Corneal Ulcer

Medically Reviewed by Dany Paul Baby, MD on February 28, 2023
6 min read

A corneal ulcer is an open sore on your cornea. That's the thin, clear layer over your iris (the colored part of the eye). It’s also known as keratitis.

A corneal ulcer can cause:

  • Redness
  • Severe pain
  • The feeling that something is in your eye
  • Tears
  • Pus or thick discharge from your eye
  • Blurry vision
  • Pain when looking at bright lights
  • Swollen eyelids
  • A round white spot on your cornea

Talk to your doctor right away if you notice:

  • Vision changes
  • Severe pain
  • Discharge from your eye

It’s especially important to watch for problems if you’ve scratched your cornea before or if you’ve been around chemicals or small particles such as sand, metal, or glass.

Infections cause most corneal ulcers.

  • Bacterial infections
  • Viral infections such as the herpes simplex virus (which causes cold sores) or varicella virus (which causes chickenpox and shingles).
  • Fungal infections such as Fusarium, Aspergillus, or Candida, possibly after an injury by something natural such as a branch or twig. These infections are rare.
  • Parasitic infections with Acanthamoebaan amoeba found in fresh water and dirt.

People who wear contact lenses are more likely to get corneal ulcers. This risk is 10 times higher if you use extended-wear (overnight) soft contacts.

Bacteria on the lens or in your cleaning solution could get trapped under the lens. Wearing lenses for long periods can also block oxygen to your cornea, increasing the chances of infection.

Scratches on the edge of your contact might scrape your cornea and leave it more open to bacterial infections. Tiny particles of dirt trapped under the contact could also scratch your cornea.

Other things that may lead to a corneal ulcer include:

  • Steroid eye drops
  • Disorders that cause dry eyes
  • Eyelid inflammation (blepharitis)
  • Eyelashes that grow inward
  • Eyelids that turn inward
  • Conditions that affect your eyelid and keep it from closing all the way, such as Bell’s palsy
  • Chemical burns or other cornea injuries
  • Severe allergic eye disease

More causes of cornea injury include:

  • Chemical irritation
  • An object in the eye, such as sand or dust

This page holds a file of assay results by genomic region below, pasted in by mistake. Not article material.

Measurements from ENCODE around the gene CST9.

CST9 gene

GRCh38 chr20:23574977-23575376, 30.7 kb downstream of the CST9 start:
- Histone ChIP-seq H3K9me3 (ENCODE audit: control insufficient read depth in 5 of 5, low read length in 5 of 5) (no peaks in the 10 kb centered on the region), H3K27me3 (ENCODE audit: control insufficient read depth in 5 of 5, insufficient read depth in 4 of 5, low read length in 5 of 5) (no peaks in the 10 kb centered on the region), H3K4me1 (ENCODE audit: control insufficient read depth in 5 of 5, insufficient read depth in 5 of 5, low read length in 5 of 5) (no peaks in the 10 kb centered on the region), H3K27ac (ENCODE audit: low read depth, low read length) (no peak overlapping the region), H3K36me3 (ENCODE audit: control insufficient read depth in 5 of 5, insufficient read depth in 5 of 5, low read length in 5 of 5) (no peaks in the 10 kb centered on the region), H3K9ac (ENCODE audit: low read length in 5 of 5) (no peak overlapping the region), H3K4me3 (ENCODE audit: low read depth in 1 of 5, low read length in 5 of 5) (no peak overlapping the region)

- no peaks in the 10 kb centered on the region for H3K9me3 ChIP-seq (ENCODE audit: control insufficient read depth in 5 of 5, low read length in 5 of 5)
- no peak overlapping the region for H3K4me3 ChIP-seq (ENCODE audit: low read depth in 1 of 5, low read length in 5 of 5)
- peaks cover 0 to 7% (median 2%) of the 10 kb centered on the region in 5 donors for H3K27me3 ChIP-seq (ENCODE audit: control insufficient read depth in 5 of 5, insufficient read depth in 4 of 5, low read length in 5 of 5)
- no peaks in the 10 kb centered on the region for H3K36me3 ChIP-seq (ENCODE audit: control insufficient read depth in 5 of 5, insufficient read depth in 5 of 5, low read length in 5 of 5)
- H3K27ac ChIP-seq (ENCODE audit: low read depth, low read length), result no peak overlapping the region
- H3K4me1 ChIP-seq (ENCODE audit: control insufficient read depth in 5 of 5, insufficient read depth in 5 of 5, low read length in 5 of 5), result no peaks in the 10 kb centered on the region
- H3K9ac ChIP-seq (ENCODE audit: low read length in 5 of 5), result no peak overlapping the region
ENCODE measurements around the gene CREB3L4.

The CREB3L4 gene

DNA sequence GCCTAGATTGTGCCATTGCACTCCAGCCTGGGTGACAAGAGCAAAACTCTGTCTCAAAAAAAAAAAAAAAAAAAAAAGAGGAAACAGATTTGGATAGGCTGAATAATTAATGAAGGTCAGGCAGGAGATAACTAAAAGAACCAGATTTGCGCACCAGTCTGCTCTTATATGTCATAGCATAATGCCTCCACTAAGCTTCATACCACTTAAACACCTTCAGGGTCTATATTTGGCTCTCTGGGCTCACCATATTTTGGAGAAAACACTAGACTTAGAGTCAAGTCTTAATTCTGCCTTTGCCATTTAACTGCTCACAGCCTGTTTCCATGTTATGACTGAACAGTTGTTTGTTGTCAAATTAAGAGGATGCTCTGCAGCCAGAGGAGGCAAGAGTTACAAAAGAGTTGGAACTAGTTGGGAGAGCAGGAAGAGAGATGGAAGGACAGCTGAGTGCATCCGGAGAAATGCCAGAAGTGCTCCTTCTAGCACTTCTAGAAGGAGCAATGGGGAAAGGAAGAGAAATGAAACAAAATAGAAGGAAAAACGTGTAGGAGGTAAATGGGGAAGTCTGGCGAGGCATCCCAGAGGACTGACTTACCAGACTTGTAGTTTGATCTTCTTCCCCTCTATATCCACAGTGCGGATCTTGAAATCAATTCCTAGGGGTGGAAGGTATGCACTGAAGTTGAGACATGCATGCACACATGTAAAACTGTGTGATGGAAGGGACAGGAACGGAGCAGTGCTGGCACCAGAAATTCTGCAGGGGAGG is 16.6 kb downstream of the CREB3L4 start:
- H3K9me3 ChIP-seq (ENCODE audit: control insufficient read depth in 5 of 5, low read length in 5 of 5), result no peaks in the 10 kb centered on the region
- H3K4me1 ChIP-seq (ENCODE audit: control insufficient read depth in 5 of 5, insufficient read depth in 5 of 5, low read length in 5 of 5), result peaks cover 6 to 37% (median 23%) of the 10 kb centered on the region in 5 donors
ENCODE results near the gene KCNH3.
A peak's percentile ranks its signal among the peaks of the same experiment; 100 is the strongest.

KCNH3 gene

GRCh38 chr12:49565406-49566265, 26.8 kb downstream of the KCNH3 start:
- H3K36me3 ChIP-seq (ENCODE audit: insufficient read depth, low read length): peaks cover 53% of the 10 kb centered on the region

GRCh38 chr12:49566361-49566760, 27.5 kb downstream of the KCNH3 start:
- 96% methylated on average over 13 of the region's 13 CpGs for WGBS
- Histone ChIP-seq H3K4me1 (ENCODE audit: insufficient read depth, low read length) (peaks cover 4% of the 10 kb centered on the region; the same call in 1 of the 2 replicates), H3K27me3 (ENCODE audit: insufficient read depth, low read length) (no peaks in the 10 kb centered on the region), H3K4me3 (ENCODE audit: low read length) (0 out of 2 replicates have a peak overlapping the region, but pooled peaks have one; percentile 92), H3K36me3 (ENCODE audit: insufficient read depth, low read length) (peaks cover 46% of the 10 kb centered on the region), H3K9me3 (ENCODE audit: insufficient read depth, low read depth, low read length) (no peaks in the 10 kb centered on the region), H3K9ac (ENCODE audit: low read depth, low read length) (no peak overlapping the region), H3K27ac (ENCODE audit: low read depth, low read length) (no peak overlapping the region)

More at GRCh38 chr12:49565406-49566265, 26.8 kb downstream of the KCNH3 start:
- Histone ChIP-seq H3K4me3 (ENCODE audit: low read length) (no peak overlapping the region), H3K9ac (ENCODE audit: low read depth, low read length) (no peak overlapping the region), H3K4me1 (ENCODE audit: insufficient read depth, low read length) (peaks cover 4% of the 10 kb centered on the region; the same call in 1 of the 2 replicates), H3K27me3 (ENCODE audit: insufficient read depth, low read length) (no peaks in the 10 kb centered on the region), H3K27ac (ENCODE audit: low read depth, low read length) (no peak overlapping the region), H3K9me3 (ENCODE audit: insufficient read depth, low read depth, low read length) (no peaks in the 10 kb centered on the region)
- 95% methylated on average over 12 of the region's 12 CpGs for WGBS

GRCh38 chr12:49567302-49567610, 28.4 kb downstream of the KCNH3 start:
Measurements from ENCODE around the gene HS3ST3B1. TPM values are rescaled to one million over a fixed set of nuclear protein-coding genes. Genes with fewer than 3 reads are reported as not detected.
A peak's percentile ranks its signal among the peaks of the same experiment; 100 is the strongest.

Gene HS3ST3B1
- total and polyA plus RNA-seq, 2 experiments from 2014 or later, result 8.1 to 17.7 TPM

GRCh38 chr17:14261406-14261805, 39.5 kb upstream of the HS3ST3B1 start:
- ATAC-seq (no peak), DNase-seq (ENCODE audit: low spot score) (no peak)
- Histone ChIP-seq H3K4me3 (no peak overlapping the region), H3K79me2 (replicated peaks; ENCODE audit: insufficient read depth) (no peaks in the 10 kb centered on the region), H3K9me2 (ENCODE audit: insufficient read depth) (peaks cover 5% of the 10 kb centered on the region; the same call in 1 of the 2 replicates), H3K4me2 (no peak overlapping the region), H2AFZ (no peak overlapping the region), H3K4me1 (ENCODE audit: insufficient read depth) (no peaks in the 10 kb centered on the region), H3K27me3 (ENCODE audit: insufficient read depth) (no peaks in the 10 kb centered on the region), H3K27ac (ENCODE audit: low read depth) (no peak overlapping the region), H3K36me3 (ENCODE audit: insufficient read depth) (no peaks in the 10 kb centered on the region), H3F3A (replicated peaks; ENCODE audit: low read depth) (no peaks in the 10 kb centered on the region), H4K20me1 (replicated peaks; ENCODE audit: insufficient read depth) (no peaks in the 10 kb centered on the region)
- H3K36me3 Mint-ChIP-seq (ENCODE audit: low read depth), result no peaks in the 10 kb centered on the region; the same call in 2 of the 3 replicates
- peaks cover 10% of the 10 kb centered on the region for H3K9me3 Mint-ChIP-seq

• Something striking the eye, such as a tree branch
  • Radiation injury from the sun, sun lamps, welding, or sun reflected on snow (snow blindness)
  • Complications of contact lens wear

cornea erosion can occur when the abrasion re-tears. Corneal infection, also called keratitis, is relatively rare. Several conditions can cause an infection of the cornea, including:

Conjunctivitis (pinkeye). Bacteria, viruses, or allergies can cause conjunctivitis. The condition usually causes only minor eye irritation. However, if it becomes severe or remains untreated, it can lead to corneal infection.

Herpes zoster (shingles). This infection is caused by the same virus that causes chickenpox. In some people, the infection becomes active again later in life, causing a painful, blistering rash called shingles. Shingles that develop on the face, head, or neck can also affect the cornea. About 40%-60% of people who get shingles in those areas will develop it on the cornea.

Ocular herpes. Herpes of the eye is caused by the herpes simplex virus—the same virus that causes oral and genital herpes. Ocular herpes develops on the eyelid or surface of the eye and can lead to corneal inflammation. This virus is the most common eye infection that causes blindness in the U.S.

Corneal dystrophies. Are somewhat rare conditions that cause changes to the cornea. There are more than 20 types. These eye problems are inherited, so if someone in your family has one of these eye conditions, you may be at risk. Corneal dystrophies usually affect both eyes and can cause vision loss and blindness. Sometimes, they cause no symptoms and are only discovered during an eye exam. Here are a few of the more common types of corneal dystrophies: